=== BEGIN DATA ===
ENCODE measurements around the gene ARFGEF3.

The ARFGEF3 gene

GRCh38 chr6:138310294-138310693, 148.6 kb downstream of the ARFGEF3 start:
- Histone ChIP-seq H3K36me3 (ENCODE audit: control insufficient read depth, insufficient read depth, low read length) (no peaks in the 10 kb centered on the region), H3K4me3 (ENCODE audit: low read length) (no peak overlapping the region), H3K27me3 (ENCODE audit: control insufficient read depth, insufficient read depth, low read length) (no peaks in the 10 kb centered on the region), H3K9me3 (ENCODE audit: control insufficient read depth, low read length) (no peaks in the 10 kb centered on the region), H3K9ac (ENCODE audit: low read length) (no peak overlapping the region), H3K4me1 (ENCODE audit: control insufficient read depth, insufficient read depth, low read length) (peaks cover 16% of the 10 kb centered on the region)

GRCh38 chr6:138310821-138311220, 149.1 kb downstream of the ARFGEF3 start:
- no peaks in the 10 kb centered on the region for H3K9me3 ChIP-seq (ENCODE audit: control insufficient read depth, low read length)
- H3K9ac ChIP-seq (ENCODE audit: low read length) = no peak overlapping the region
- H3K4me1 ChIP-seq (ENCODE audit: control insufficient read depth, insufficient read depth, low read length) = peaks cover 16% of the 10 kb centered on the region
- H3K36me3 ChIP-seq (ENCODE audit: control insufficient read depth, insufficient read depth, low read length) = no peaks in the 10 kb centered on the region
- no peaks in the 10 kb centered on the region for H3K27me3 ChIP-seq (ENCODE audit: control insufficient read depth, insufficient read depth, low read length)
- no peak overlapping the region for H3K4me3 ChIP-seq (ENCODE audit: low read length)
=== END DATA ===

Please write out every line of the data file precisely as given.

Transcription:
ENCODE measurements around the gene ARFGEF3.

The ARFGEF3 gene

GRCh38 chr6:138310294-138310693, 148.6 kb downstream of the ARFGEF3 start:
- Histone ChIP-seq H3K36me3 (ENCODE audit: control insufficient read depth, insufficient read depth, low read length) (no peaks in the 10 kb centered on the region), H3K4me3 (ENCODE audit: low read length) (no peak overlapping the region), H3K27me3 (ENCODE audit: control insufficient read depth, insufficient read depth, low read length) (no peaks in the 10 kb centered on the region), H3K9me3 (ENCODE audit: control insufficient read depth, low read length) (no peaks in the 10 kb centered on the region), H3K9ac (ENCODE audit: low read length) (no peak overlapping the region), H3K4me1 (ENCODE audit: control insufficient read depth, insufficient read depth, low read length) (peaks cover 16% of the 10 kb centered on the region)

GRCh38 chr6:138310821-138311220, 149.1 kb downstream of the ARFGEF3 start:
- no peaks in the 10 kb centered on the region for H3K9me3 ChIP-seq (ENCODE audit: control insufficient read depth, low read length)
- H3K9ac ChIP-seq (ENCODE audit: low read length) = no peak overlapping the region
- H3K4me1 ChIP-seq (ENCODE audit: control insufficient read depth, insufficient read depth, low read length) = peaks cover 16% of the 10 kb centered on the region
- H3K36me3 ChIP-seq (ENCODE audit: control insufficient read depth, insufficient read depth, low read length) = no peaks in the 10 kb centered on the region
- no peaks in the 10 kb centered on the region for H3K27me3 ChIP-seq (ENCODE audit: control insufficient read depth, insufficient read depth, low read length)
- no peak overlapping the region for H3K4me3 ChIP-seq (ENCODE audit: low read length)